Saturday, December 29, 2012

Let's Grow Up!

The First Sunday after Christmas
30 December 2012

Saint Faith’s Anglican Church
Vancouver BC

            In June of 1981 I was ordained to the transitional diaconate and assigned to the Diocesan Office in Denver as Deacon to the Bishops.  I suppose that today we might call my position as ‘personal assistant to the Bishops’.  Basically my job was to do whatever the Bishops asked me to do --- so long as it was legal, canonical and moral!  I remember those seven months very well.  It was during that time that Paula, a member of the Diocesan staff, and I became more acquainted.  It was also a time that bequeathed a broader vision of the church to me --- a church in which parishes were a vital expression but not the only expression of what it means to be ‘church’.

            One day the switchboard transferred a call to me --- the days before voicemail and sedate electronic voices saying things such as ‘if you want Richard Leggett, press 201’.  A member of one of our parishes had been admitted to Saint Luke’s Hospital, the Episcopal hospital in Denver, and wished communion before surgery.  Since none of her parish clergy were available, the called asked if one of the members of the Diocesan staff could go.  I checked with the Bishops and they sent me off, communion kit in hand.

            Now honesty compels me to say that I thought that I was a pretty important person in those days.  I was freshly out of seminary, very sure of myself and a member of the Bishops’ staff.  Surely the woman would feel particularly honoured to have a communion visit from someone of my stature!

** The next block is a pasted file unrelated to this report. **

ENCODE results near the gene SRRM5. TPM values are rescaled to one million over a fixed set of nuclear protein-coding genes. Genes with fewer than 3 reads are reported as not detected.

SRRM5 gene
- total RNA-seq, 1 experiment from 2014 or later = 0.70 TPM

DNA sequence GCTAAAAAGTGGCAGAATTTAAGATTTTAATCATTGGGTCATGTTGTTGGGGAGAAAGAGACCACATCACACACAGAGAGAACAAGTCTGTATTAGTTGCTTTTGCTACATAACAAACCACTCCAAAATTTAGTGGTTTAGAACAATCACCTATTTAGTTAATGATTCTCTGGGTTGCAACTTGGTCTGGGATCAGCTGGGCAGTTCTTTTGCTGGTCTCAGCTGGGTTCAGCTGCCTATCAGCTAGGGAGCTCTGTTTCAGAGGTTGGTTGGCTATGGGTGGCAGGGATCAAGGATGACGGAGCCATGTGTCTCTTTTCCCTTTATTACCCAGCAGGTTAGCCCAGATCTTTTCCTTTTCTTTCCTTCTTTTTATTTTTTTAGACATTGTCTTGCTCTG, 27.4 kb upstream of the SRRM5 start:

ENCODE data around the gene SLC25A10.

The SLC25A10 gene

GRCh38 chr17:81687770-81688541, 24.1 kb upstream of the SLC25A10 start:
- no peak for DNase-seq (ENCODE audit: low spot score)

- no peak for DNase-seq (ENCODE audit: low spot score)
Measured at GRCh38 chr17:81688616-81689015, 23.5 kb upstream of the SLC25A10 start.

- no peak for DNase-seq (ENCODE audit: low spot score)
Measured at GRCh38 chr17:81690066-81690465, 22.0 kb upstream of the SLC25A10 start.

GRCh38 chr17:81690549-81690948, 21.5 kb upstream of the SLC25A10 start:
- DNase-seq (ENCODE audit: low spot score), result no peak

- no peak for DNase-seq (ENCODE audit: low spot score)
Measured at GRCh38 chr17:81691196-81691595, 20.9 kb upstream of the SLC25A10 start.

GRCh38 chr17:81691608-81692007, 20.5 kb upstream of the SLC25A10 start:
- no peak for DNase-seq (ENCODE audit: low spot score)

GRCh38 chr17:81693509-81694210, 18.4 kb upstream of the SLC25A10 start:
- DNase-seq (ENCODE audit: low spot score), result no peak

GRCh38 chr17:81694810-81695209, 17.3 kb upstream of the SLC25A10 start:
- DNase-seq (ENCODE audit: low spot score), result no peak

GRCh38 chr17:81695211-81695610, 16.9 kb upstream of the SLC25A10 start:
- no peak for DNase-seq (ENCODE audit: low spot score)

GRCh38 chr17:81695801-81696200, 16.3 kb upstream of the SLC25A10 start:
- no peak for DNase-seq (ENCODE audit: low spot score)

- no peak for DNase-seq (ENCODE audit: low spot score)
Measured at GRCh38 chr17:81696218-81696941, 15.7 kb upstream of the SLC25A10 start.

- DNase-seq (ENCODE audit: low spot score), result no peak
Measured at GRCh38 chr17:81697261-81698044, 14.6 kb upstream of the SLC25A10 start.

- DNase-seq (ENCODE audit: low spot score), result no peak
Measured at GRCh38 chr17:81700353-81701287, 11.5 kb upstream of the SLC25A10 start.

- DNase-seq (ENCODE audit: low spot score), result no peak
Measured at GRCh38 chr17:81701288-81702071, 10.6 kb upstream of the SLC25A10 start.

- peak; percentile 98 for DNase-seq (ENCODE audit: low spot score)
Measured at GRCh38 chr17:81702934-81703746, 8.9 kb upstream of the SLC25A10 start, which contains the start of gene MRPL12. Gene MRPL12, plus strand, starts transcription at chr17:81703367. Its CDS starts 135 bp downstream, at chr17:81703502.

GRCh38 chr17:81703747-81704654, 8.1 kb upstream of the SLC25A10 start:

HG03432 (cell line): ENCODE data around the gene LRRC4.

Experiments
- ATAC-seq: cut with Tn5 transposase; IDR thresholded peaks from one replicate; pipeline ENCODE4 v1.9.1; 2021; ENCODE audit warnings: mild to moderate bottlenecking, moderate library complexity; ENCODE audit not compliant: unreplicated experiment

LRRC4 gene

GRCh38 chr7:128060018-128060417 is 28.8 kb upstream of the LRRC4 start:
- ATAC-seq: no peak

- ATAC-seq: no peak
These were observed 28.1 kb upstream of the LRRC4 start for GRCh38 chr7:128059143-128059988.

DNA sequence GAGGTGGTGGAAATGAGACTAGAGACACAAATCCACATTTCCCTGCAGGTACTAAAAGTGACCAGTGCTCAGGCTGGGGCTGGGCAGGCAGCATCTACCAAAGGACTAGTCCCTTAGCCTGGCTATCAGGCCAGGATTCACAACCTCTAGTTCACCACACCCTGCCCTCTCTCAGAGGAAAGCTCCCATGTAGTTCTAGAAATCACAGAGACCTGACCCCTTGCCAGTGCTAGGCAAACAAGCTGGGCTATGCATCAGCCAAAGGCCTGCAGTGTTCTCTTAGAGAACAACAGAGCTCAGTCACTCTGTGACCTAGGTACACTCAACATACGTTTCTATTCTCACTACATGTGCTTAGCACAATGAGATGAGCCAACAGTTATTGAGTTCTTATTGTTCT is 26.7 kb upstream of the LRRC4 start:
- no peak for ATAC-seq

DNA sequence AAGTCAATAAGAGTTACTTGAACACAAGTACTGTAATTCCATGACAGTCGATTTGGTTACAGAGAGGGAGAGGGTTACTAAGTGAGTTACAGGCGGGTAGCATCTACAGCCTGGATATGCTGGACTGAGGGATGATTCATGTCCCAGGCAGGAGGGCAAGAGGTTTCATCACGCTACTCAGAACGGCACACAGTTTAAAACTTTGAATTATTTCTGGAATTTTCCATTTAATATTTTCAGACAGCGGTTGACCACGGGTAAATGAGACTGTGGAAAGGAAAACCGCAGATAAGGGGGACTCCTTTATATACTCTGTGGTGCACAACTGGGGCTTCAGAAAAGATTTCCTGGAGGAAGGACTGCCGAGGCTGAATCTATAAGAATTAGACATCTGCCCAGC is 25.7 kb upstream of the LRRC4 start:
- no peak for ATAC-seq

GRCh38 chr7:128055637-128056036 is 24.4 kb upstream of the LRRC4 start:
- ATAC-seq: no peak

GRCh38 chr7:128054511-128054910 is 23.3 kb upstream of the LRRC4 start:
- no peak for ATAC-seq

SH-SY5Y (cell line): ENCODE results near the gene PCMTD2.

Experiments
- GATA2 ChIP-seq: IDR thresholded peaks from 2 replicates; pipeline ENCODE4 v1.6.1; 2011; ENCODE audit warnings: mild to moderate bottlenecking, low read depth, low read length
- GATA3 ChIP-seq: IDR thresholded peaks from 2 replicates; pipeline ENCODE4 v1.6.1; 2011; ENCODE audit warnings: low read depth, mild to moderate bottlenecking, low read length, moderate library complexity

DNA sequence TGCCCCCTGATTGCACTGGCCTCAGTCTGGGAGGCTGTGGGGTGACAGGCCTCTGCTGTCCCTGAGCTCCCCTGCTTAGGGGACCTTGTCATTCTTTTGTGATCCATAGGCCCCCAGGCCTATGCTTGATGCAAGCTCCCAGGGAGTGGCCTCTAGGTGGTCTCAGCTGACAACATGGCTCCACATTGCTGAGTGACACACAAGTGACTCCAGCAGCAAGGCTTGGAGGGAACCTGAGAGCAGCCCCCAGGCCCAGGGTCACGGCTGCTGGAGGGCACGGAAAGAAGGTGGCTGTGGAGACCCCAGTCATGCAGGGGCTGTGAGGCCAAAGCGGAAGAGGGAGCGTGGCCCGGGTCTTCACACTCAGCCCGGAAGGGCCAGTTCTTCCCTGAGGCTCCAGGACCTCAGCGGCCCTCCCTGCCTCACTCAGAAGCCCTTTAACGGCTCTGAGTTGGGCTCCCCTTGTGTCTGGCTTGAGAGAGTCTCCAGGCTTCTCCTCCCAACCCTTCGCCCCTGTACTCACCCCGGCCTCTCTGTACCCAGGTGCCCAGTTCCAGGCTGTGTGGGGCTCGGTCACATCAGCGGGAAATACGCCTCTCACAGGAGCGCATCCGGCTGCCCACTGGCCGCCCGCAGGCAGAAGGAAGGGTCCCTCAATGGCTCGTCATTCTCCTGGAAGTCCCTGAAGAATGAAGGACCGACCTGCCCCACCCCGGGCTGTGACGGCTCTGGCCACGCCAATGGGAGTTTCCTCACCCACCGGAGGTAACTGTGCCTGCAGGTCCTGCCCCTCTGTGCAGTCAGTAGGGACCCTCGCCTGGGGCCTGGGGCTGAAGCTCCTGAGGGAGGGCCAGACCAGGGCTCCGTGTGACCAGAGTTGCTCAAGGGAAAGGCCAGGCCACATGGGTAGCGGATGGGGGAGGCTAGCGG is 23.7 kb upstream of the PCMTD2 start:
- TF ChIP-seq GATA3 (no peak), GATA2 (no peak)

The woman’s name was Euke, short for Eulalia, and she was a member of Christ Church Denver, the parish that I would serve as curate in six months’ time.  We chatted for a few minutes while I set up the reserved sacrament.  We read the scriptures, prayed and I laid my hands on her and anointed her in preparation for surgery.  Then we shared the bread and wine of the eucharist.  After a moment of silence we began to say the Lord’s Prayer together.  That’s where the problem began --- I could not remember the words of the Lord’s Prayer and I had closed the prayer book.

            It’s a funny thing.  By ourselves we can probably all recite the Lord’s Prayer in either traditional or contemporary language.  But when we recite something together we become dependent on one another.  If one of us slips us, all of us go down together.  Euke and I spent a few agonizing moments stumbling over words that both of us could say in our sleep.  Mercifully we struggled to the ‘Amen’ and I brought the service to a conclusion.

            Euke reached out and took my hand.  In a quiet and wise voice, she said, “It’s alright, Father Richard.  You’ll get better at this.” 

            What I did not know then was that in two years’ time I would officiate at Euke’s funeral, my last act as a priest of her parish.  Over the next two years I learned that Euke was right about many things and I hope that she was right about my getting better.  Her words were a reminder that life isn’t over until it is over and even then God may have more for us than we can ask or imagine.